"Dealing with the, uh, Problem"—Ephron's long piece on the $40 million feminine-hygiene spray industry—is the best in the book, especially the description of how Alberto-Culver tested its product's efficacy on live subjects in the laboratory. Terry Southern couldn't have invented a vignette with wilder implication….
Also included are three pieces on Ephron herself: how it feels to be flat-chested …, not beautiful …, not blond ("being blond doesn't hurt").
Being talented doesn't hurt either. You can't have it all.
Alix Nelson, "Nora Ephron on Women and Nora Ephron," in The New York Times Book Review (© 1975 by The New York Times Company; reprinted by permission), July 13, 1975, p. 5.
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[Crazy Salad is a] collection of witty and absorbing pieces…. At her best, Ephron brings a great deal of herself to her writing … but she is good at thoroughly researched, impersonal reporting as well. Her feminist consciousness is evident throughout, but Ephron is a far too perceptive and original writer to take the usual movement line on every occasion…. She has a gift for finding the different slant on a person or issue so that even pieces on such overworked media favorites as Pat Loud and Sally Quinn are worth reading.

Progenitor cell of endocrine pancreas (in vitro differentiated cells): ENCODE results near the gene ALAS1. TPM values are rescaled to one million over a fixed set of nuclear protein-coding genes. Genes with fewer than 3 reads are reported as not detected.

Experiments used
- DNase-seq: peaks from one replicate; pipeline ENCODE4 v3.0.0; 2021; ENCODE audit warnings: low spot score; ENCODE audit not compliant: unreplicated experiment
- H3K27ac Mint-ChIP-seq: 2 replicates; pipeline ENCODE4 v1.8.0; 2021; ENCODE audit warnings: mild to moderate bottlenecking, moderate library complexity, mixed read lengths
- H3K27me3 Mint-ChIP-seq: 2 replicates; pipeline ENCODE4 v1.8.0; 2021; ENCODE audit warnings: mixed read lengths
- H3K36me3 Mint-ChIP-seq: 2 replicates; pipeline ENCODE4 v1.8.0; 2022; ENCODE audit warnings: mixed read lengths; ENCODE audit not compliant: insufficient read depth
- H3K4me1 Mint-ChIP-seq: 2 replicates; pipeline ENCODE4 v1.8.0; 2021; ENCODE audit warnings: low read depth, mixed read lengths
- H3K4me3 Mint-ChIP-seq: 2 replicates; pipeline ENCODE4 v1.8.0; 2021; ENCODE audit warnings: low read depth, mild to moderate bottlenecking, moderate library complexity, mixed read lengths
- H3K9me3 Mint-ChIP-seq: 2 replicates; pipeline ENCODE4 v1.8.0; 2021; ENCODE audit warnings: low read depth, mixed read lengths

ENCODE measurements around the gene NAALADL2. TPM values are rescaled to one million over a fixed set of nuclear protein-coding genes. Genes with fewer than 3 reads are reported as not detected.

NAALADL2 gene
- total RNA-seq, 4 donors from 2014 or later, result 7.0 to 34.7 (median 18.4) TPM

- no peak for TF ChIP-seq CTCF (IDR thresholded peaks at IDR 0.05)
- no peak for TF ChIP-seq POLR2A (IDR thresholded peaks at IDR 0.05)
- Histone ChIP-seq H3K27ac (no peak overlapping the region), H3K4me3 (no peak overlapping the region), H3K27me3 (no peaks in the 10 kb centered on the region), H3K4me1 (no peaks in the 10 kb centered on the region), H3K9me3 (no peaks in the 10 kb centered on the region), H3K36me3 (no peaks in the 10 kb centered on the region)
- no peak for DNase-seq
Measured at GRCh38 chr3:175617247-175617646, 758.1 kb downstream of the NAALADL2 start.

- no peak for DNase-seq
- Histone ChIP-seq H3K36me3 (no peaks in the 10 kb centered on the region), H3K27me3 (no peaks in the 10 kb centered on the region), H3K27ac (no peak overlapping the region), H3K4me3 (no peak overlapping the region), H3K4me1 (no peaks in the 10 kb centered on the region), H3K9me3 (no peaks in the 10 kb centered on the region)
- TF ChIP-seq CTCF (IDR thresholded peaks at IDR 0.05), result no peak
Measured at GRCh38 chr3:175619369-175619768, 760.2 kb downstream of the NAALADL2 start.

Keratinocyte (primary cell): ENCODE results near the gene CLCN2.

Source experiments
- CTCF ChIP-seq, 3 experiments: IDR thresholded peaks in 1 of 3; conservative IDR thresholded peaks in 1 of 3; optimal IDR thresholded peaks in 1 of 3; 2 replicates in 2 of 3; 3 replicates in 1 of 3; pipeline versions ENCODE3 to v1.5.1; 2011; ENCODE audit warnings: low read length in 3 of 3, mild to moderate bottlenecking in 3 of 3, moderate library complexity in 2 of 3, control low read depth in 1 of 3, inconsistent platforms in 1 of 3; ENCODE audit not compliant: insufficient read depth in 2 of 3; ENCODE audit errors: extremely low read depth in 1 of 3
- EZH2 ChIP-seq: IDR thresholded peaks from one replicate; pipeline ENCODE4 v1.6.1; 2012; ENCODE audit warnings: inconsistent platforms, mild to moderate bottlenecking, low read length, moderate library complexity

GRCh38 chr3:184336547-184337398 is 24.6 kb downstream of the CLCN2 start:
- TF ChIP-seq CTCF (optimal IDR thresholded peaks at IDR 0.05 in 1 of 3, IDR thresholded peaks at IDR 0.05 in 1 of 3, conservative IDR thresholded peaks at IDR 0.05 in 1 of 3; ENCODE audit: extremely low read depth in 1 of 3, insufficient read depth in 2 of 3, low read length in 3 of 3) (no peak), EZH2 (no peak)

Barbara Zelenko, "'Crazy Salad'," in Library Journal (reprinted from Library Journal, August, 1975; published by R. R. Bowker Co. (a Xerox company); copyright © 1975 by Xerox Corporation), Vol. 100, No. 14, August, 1975, p. 1406.
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At first glance the title, Crazy Salad, recalls Penny Candy, a collection of written-for-magazine essays by Jean Kerr. Even the first essay, "A Few Words about Breasts," salted as it is with self-depreciating remarks, makes me laugh in spite of myself…. With "Breasts" the tendency is to see Nora Ephron as the Seventies' sophisticated sister of Jean Kerr—after all Nora does write for Esquire, not McCalls! Here the comparison ends, for though Nora may write about breasts, the Pillsbury Bake-off, and FDS, her intent is not purely to milk wit out of every line, but rather to expose the truth despite consequences. And she says so, too. Like all feminists, though, she asks to be taken seriously, but unlike most self-declared women activists she does not belabor the truth about woman and in fact at times belittles certain aspects of the Feminist Movement. It is her balanced perspective (neither too gamey nor too wise), her pointed style that make the book irresistible reading. It is like a "crazy salad that fine women eat" (Yeats)….